By far – however – the most important pillar of support for the long bond over the last five years was the “quantitative easing” policy adopted by the Bank of Japan in order to flood the Japanese banking system and economy with lots of liquidity. In our March 12, 2006 commentary, I stated: “These funds [via the “quantitative easing” policy] were mainly injected via the purchase of government and commercial securities by the Bank of Japan. At the same time, the Bank of Japan bought approximately 1.2 trillion Yen worth of government bonds every month – including long-term (10-year) Japanese government bonds. This had the significant effect of capping domestic yields at the long-end and lowering yields all across the Japanese yield curve, with the 10-year yield falling to 0.53% by the end of May 2003 (even though Japan's sovereign rating is rated lower than Botswana's by S&P and Moody's). For readers who recall Ben Bernanke's anti-deflation (“dropping money from helicopters”) speech in 2002, what the Japanese government and the Bank of Japan did over the last five years with their “quantitative easing” policy came as close to “dropping money from helicopters” as any developed country has gotten since the end of World War II. It is interesting to note that all the Austrian economists had a field day with Bernanke's 2002 anti-deflation speech, and yet most of them had no idea that the Japanese had been doing this very precise thing since March 2001.” Japanese private investors and pension funds (by far the largest creditor group in the globe) subsequently started to play the game of “the search for yield” – thus having the effect of compressing bond yields and bond spreads around the world. Case in point: Since March 2001, the correlation of the monthly movements of the Japanese 10-year government bond and the U.S. 10-year Treasury bond has reached 70%!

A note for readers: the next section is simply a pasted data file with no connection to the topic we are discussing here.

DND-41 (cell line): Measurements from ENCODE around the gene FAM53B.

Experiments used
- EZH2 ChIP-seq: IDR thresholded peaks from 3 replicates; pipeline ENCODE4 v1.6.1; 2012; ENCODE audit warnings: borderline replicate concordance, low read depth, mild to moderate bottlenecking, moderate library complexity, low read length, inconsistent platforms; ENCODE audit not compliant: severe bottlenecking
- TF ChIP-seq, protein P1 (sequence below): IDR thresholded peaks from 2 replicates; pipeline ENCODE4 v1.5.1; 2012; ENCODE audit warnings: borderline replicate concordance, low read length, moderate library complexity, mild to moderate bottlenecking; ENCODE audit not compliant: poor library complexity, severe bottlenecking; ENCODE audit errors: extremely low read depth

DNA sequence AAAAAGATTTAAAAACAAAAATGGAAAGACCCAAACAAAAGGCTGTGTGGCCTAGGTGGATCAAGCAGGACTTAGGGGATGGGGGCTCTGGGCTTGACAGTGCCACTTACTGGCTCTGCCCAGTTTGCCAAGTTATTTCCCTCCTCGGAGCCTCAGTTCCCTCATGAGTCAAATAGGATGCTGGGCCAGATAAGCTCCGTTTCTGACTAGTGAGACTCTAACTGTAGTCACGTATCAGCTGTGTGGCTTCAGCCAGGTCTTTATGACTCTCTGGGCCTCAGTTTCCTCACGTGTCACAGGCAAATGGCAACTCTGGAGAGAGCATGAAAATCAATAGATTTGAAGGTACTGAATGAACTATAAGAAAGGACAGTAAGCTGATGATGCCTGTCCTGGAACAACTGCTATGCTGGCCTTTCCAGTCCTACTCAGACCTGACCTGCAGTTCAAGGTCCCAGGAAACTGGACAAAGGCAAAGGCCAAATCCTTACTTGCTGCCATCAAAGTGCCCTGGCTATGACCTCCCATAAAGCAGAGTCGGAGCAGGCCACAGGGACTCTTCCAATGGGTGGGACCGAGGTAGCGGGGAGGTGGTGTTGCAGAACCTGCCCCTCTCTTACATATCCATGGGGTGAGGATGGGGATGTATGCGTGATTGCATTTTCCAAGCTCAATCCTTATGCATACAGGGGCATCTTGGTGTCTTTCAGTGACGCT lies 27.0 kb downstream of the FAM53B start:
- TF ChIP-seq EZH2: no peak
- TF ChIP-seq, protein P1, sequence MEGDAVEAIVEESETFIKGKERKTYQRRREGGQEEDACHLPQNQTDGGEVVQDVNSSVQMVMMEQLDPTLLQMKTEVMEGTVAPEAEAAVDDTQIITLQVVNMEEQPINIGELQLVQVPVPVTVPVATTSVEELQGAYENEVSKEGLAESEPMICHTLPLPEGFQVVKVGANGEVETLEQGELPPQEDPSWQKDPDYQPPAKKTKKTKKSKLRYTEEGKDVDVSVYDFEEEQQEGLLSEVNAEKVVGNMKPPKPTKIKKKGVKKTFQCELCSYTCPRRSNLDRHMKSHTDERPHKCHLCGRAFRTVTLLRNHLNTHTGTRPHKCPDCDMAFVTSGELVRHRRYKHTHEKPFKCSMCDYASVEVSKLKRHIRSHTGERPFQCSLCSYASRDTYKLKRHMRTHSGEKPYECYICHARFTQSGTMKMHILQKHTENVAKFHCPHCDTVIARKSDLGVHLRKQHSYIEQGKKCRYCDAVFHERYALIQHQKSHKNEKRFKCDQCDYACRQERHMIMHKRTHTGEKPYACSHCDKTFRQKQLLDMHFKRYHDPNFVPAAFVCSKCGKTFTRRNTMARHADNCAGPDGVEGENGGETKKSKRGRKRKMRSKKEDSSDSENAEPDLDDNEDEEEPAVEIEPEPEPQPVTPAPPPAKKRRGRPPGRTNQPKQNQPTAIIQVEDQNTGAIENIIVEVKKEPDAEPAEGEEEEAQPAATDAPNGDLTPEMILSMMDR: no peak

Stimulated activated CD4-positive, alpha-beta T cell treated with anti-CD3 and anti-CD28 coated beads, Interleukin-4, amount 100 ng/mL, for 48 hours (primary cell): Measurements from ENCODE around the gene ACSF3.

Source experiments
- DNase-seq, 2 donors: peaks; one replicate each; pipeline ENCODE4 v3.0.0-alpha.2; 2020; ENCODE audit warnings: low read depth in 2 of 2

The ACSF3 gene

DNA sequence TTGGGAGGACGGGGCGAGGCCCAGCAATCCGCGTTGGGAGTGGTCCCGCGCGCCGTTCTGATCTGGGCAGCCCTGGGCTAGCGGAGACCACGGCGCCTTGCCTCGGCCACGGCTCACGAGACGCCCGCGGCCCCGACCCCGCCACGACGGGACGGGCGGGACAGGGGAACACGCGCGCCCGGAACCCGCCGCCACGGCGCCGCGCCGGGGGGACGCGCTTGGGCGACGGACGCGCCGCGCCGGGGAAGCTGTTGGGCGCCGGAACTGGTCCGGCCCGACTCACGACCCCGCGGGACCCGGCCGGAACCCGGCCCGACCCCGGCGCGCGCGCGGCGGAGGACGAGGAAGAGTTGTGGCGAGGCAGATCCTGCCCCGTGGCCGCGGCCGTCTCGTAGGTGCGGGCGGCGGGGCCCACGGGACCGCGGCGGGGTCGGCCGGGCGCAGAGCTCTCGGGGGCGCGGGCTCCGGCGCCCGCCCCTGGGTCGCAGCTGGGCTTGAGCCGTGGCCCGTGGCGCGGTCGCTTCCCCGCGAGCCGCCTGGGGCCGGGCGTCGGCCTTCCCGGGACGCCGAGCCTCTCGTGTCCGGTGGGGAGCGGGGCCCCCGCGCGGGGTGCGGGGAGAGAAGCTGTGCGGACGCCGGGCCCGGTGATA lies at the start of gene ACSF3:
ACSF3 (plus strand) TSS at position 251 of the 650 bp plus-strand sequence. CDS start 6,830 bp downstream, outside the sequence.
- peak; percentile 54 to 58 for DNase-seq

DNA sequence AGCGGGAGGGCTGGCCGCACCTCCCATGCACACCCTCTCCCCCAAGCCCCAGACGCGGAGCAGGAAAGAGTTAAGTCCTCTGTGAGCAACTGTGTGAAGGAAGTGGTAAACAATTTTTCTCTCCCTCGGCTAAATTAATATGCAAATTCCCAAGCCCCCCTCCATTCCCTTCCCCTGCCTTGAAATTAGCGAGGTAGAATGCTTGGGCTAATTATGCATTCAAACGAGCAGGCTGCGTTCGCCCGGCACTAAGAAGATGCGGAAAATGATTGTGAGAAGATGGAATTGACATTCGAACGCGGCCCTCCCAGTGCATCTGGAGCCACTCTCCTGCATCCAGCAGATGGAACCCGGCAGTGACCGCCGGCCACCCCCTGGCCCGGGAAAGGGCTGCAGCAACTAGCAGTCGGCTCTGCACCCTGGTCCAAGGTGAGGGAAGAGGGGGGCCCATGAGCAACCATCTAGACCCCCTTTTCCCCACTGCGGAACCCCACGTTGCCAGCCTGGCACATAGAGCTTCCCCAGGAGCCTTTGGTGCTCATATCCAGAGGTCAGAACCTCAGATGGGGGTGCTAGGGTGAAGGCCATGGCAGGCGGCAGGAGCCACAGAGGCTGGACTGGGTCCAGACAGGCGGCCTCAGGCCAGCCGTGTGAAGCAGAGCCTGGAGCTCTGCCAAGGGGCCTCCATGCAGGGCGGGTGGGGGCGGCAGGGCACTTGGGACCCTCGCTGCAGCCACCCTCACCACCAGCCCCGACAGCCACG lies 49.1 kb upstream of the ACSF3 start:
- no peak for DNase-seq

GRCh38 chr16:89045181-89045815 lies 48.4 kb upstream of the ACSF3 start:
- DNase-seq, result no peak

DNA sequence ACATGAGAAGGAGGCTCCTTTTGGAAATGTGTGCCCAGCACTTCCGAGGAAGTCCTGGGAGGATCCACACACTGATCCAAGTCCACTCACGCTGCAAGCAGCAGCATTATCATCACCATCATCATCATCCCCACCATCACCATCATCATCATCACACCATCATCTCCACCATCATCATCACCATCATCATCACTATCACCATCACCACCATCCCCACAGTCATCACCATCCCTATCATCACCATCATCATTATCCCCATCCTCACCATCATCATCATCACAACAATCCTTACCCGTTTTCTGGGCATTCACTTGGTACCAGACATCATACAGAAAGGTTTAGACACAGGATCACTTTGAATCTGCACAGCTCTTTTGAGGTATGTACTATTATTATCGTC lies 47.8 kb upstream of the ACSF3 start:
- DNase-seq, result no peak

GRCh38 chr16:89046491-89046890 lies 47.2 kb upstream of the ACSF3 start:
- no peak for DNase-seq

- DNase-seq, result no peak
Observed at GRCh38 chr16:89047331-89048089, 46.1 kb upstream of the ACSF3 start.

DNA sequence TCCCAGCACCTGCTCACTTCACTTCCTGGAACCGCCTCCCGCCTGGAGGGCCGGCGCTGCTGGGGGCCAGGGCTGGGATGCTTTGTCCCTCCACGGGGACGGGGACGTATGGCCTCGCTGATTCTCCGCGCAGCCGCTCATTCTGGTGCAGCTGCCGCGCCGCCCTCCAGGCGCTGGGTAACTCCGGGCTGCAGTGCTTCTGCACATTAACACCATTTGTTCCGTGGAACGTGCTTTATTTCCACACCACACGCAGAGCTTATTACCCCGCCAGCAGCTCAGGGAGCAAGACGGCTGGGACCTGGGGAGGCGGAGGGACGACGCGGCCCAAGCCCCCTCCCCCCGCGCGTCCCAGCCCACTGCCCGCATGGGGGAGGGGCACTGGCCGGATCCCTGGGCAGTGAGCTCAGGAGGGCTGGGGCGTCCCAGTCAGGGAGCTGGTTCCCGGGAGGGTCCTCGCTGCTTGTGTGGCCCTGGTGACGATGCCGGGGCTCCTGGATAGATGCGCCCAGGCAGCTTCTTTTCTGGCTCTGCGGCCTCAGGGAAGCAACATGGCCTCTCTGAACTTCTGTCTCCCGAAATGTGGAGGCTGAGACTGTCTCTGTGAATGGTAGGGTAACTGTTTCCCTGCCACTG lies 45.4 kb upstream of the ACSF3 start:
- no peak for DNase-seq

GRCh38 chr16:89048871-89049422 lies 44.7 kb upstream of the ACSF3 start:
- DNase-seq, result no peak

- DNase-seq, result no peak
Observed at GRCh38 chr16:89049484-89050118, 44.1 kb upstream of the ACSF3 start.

Since our March 12, 2006 commentary, the yield of the 30-year Treasury bond has risen from 4.74% to 5.05%. More importantly, the gradual phasing out and ultimately, the end of Japan's quantitative easing policy will remove a huge pillar of support for both U.S. Treasuries and for European sovereign bonds.